Monday, February 27, 2017
The Importance of Ashes
My reflections on the importance of wearing ashes this year. I wrote this last week, but finally felt strong enough to share it today. Warning: Contains reflections on our pregnancy loss.
I am typically a cheerful person. When I go through a dark time, I can always find that happiness and joy at my core. You might say I am seriously cheerful, not goofy cheerful, but I usually can find a way to see any glass as “capable” of being full. So, each year, Ash Wednesday is typically a sobering reminder of our humanity and capability of being empty, so that Christ might fill our hearts once again.
This year is different. Lately, I have been sad at my core. Sure, there is the state of our country. There is the state of our world. This article is not about politics, but feel free to read it that way.
We lost our baby in January, I developed severe preeclampsia, and I had to go through labor for a child who had already died. It was the worst experience of my life. I held tightly to my husband’s hand. I held tightly to Jesus, constantly seeing him on the cross suffering alongside me, and several times, I thought of Simeon’s words to Mary, the mother of Jesus, which were just too recent in my memory, “And a sword will pierce your soul.”
More than ever, I became aware of my mortality in a very real and sobering way. If it were not for my talented Doctor and nurses and their use of modern medicine, and the grace of God, Robbie might have lost both of us that day. And I know that possibility was ever present in our hearts throughout the night.
In the coming days I clearly felt the emptiness of my womb which heightened the silence in the room. The ironic and painful fullness of my breasts only more vividly illuminated the emptiness of my arms. My overflowing tears clearly echoed the emptiness of my heart.
Now, I am standing a week away from Ash Wednesday and feeling like a simple cross on my forehead is not enough to show the real pain I feel inside. Where are the days of covering ourselves from head to toe in ashes and literally ripping our clothes. I’d like to rip all of my maternity clothes in half, but my logical self stops me, because then I would have nothing to wear today and nothing to wear when I do become pregnant again. My emotional self wants to do it anyway. My emotional self says, “Good. Then everyone will see my nakedness and know how deeply sad I am.”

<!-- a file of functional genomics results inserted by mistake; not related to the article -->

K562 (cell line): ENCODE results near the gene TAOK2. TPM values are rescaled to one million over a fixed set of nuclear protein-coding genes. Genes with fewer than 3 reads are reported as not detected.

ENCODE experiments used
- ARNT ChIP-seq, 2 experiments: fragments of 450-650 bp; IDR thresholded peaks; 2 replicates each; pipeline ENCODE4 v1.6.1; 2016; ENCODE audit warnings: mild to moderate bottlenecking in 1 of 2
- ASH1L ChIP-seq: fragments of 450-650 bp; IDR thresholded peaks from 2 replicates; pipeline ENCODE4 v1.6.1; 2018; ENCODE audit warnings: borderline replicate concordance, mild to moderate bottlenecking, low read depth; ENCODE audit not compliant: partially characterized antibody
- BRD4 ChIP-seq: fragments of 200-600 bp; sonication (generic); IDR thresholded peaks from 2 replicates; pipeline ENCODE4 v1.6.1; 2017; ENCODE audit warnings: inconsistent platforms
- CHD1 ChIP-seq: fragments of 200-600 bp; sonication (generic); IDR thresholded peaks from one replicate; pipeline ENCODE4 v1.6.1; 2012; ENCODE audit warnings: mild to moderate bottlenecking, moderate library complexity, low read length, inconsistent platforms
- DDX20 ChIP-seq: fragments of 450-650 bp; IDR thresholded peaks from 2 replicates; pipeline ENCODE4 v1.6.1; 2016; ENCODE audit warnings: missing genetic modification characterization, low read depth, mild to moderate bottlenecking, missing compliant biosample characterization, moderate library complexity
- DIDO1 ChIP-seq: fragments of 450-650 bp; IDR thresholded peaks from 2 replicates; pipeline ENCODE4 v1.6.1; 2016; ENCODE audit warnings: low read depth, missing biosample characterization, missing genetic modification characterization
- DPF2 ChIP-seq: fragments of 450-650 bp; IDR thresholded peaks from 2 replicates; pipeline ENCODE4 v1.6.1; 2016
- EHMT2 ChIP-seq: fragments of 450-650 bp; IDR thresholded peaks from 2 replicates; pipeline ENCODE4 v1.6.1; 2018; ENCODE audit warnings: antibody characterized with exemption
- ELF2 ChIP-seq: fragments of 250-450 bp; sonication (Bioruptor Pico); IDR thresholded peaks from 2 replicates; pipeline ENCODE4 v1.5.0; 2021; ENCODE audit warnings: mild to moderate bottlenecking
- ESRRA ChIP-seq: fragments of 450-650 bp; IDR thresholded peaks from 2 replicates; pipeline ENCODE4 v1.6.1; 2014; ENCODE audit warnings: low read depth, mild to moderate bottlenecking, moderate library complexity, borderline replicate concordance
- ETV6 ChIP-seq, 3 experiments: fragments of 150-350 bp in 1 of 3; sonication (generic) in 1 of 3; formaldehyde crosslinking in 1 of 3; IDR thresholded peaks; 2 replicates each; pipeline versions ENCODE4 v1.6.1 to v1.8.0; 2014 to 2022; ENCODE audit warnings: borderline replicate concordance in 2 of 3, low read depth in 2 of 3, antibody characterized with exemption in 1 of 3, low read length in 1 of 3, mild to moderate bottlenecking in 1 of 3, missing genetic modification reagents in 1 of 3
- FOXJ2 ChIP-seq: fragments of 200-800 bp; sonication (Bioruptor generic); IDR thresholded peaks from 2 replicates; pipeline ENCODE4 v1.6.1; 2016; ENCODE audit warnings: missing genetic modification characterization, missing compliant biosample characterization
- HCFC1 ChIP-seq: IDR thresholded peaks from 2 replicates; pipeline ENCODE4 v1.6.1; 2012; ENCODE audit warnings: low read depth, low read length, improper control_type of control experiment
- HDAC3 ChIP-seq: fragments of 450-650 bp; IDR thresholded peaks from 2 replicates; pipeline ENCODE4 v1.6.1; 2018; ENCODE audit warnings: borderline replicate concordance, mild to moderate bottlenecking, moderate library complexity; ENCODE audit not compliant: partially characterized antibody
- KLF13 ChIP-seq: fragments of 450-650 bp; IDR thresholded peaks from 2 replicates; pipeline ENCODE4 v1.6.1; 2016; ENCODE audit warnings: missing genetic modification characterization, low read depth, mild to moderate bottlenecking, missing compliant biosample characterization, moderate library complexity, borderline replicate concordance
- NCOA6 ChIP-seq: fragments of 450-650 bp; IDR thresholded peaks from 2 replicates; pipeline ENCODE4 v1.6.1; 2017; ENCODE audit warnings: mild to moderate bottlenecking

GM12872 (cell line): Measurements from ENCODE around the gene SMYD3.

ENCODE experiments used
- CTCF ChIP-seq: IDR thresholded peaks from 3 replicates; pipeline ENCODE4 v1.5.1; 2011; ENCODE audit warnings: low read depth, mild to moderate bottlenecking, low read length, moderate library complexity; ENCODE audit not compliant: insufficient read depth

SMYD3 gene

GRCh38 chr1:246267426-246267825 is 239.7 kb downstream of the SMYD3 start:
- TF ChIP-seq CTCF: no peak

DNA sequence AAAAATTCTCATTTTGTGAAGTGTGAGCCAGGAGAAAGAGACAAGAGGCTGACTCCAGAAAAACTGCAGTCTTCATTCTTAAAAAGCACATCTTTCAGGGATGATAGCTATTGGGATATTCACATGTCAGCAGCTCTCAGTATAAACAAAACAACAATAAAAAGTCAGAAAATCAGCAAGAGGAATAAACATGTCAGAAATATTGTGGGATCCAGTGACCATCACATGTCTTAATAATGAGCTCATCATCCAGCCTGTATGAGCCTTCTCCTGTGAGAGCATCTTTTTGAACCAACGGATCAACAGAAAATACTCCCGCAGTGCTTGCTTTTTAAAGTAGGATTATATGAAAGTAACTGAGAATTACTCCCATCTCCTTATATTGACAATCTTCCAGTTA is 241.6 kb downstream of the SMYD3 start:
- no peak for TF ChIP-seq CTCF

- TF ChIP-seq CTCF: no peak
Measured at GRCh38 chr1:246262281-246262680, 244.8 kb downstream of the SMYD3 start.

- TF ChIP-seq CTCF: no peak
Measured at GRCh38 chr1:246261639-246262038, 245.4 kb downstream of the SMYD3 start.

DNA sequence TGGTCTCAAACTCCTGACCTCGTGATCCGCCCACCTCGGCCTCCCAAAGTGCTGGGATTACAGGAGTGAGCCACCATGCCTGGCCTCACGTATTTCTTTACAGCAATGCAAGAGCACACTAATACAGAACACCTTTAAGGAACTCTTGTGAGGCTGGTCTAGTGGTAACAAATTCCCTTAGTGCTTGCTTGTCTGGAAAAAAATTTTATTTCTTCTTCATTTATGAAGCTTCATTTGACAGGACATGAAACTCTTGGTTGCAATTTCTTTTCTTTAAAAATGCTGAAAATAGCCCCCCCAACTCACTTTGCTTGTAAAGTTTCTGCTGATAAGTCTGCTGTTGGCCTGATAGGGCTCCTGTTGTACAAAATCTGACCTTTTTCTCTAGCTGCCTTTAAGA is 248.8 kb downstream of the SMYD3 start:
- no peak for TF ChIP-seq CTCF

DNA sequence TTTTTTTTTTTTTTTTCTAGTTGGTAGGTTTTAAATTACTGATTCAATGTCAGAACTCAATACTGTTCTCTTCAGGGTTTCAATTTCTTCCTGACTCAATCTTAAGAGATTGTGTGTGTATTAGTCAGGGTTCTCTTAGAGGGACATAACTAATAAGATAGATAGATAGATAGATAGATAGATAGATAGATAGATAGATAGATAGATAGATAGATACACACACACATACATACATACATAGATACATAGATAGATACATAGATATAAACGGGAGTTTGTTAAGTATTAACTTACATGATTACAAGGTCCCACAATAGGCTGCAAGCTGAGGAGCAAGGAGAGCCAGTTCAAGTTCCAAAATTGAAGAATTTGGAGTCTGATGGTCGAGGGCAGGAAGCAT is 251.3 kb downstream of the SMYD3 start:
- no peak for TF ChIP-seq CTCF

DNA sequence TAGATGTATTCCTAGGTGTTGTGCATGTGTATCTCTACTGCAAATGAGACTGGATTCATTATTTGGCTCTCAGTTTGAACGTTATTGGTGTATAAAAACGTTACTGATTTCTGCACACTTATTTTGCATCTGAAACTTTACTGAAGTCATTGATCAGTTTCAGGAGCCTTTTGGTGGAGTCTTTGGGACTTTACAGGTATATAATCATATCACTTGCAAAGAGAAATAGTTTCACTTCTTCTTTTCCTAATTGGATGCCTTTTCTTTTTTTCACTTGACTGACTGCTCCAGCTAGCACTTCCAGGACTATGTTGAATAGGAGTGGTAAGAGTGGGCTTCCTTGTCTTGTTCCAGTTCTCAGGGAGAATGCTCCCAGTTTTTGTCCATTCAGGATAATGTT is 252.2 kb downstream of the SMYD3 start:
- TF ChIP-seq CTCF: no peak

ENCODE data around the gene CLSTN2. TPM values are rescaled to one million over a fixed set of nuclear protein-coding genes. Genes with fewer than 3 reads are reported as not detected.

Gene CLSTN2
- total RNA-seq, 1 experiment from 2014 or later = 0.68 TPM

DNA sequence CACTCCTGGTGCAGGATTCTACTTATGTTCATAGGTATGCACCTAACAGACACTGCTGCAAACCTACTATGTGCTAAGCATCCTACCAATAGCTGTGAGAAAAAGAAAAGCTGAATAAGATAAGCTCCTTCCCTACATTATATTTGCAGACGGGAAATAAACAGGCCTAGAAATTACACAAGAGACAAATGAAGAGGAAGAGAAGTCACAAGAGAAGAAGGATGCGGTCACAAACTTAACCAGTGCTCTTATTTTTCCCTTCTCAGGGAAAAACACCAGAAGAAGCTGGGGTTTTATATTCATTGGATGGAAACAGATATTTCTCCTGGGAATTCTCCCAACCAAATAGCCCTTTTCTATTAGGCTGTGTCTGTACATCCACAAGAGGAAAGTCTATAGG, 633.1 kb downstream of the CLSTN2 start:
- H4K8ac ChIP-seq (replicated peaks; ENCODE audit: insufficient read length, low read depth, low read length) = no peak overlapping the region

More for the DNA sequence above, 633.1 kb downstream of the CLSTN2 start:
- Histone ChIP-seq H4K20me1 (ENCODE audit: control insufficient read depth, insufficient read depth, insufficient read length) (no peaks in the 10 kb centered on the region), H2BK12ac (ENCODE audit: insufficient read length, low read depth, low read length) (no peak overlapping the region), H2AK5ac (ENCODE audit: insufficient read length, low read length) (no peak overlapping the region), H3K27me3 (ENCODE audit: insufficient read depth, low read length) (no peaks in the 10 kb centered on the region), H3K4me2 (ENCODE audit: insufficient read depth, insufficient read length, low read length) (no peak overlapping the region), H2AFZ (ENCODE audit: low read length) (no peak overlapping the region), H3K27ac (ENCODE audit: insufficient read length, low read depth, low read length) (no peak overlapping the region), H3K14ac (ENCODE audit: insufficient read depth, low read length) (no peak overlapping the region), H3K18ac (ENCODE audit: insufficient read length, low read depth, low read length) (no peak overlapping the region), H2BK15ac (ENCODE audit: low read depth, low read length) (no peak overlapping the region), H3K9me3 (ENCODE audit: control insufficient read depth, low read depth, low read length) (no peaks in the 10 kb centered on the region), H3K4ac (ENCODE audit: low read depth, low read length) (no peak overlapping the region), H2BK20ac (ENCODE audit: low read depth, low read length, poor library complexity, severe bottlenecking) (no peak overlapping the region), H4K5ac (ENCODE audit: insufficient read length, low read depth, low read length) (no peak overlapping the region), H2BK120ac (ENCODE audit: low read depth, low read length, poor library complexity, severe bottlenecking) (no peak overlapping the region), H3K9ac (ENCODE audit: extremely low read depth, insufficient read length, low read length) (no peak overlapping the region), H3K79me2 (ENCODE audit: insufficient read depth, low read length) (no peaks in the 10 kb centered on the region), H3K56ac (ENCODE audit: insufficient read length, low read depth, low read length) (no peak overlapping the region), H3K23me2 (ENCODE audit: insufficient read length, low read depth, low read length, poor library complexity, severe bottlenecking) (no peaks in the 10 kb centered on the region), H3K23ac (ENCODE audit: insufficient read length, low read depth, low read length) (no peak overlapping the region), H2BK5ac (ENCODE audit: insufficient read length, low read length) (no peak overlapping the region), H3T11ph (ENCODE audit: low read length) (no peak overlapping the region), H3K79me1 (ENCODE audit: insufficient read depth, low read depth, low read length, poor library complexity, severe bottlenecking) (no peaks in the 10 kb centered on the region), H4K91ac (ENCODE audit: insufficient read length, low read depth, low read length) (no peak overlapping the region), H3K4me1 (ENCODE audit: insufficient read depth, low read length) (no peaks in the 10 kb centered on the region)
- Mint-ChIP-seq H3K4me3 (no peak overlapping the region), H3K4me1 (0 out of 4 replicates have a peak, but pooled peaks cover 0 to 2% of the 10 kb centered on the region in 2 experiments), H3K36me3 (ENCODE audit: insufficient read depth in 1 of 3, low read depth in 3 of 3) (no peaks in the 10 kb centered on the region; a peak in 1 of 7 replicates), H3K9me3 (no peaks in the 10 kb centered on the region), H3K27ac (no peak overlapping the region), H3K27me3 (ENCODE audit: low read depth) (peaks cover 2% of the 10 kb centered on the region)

All of this pain, for a child I never met, a child whose laugh I never heard, a child whose cry I could never answer.
More than ever, I recognize that when I receive those ashes on Wednesday, they will be an outer reflection of a real pain that exists in this world, not just in my heart, but many others.
How many other mothers feel sorrow for the loss of their children, whether unborn, 8, 24, 45, 64 or more? What about the fathers, the grandparents, the aunts and uncles, the brothers and sisters, the children, the grandchildren and more. Death separates us and has the capacity to keep us isolated in our grief, our blame, our shame, and our regret. Sure, we could continue in our old tradition and cover ourselves with a vivid reflection of our singular pain.
Instead, we Christians choose to receive a mark of solidarity. The ashes in the shape of a cross on our hand or our forehead do not symbolize our singular sin, or our singular grief. They do not mark us as better than others or separate from our fellow human beings. They symbolize the mortality of humanity, and Christ’s suffering for all of our pain. Christ suffered for the pain we cause on one another and for the pain of living and dying in this world. He suffered so that he would know our brokenness, and take on any punishment that we deserve, so that one day we could experience true wholeness and freedom from pain.
As sad as I am, those ashes will declare my recognition that I am not alone, you are not alone, and great pain exists in this world.
As defeated as I feel, the cross will declare my belief, that death does not have the final word. One day pain will end, and we will discover the wholeness of life and love. If we are lucky enough, we will get to experience that in this life, not because we are lucky enough to have a glass that is always full or even half full, but because we have experienced how truly empty the glass can be, and we are brave enough to let someone else fill that cup, even if only for a moment.